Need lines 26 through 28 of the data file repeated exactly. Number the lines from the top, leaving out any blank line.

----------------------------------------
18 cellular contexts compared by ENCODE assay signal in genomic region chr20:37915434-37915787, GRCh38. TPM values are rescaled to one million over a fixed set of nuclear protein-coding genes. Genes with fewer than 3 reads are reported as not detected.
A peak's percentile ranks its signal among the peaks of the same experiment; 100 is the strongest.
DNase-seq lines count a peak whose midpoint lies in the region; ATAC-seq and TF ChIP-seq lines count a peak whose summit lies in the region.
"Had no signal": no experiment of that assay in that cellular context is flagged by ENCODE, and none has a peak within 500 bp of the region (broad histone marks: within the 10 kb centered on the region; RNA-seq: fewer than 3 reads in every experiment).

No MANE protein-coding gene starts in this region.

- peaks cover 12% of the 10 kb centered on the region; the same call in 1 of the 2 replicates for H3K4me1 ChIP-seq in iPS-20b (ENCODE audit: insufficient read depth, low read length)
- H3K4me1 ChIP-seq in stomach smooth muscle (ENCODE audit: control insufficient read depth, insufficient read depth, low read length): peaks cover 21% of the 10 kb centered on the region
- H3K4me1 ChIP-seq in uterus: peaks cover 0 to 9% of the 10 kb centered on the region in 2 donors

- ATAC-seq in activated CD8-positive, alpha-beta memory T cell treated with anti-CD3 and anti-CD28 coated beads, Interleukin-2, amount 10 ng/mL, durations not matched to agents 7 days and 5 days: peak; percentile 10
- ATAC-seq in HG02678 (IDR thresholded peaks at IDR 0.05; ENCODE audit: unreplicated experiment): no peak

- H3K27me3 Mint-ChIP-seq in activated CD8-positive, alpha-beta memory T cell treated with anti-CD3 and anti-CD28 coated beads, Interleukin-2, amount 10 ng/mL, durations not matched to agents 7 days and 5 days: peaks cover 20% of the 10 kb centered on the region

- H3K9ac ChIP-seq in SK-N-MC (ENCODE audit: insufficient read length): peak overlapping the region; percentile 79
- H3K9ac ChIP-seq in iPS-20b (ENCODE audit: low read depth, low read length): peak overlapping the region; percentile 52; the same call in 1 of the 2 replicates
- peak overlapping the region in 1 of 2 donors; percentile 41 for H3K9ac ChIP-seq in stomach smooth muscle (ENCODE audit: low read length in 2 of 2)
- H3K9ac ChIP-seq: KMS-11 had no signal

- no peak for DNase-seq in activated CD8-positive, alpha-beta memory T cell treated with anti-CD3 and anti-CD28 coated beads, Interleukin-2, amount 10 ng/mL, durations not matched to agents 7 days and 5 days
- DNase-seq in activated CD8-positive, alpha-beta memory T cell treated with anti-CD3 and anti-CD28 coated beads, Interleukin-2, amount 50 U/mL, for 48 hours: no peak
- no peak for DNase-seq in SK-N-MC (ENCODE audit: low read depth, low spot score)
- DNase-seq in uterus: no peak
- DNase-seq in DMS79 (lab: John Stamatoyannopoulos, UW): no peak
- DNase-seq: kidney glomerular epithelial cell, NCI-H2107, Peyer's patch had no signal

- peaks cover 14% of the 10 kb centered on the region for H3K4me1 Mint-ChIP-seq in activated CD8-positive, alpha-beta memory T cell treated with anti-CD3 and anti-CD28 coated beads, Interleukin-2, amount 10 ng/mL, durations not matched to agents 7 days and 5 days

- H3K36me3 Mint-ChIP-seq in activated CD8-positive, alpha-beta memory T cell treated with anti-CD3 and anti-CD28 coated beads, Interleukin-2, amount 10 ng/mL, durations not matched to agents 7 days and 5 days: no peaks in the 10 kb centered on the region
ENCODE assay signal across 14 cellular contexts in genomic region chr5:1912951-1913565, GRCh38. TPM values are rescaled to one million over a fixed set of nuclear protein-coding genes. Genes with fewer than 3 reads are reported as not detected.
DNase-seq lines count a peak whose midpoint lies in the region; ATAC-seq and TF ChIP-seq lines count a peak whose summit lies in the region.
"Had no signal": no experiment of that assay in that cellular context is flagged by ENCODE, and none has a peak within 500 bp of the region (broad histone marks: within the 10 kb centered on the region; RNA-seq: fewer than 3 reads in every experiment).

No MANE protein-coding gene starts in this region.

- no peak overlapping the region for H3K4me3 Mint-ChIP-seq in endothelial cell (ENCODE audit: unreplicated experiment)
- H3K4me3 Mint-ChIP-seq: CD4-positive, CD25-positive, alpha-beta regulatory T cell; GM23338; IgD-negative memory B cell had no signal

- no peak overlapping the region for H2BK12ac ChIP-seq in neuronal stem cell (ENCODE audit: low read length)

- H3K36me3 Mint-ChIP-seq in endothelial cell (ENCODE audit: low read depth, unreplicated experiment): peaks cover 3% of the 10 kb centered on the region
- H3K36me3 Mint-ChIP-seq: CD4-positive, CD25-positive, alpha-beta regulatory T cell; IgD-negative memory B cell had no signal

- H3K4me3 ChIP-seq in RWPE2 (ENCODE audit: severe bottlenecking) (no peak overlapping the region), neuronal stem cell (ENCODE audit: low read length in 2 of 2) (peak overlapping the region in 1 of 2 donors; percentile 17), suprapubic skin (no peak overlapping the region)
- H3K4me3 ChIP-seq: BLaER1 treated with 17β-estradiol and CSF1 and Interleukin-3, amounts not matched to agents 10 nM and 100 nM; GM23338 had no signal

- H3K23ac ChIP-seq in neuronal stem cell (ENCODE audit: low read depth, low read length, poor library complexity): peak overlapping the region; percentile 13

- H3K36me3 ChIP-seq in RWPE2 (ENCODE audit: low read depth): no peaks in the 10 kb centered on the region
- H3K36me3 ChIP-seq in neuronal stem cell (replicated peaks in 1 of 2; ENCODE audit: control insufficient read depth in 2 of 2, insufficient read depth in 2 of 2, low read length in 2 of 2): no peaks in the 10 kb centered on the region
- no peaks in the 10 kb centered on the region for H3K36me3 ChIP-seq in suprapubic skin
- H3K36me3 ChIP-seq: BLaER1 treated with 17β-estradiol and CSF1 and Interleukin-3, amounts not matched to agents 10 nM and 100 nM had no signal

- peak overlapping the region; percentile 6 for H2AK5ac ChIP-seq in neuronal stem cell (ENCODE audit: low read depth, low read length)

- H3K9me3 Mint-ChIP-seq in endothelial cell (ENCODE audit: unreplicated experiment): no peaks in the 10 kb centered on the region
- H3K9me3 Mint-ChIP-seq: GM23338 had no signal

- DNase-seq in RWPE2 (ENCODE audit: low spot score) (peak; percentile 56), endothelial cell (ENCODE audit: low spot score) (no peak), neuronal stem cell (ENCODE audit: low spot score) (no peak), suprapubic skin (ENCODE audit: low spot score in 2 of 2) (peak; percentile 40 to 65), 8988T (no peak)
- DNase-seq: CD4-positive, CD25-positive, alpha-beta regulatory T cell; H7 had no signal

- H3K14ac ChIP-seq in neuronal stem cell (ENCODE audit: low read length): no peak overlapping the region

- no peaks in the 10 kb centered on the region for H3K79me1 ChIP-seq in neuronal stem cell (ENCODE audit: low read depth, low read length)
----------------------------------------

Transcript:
"Had no signal": no experiment of that assay in that cellular context is flagged by ENCODE, and none has a peak within 500 bp of the region (broad histone marks: within the 10 kb centered on the region; RNA-seq: fewer than 3 reads in every experiment).

No MANE protein-coding gene starts in this region.

- no peak overlapping the region for H3K4me3 Mint-ChIP-seq in endothelial cell (ENCODE audit: unreplicated experiment)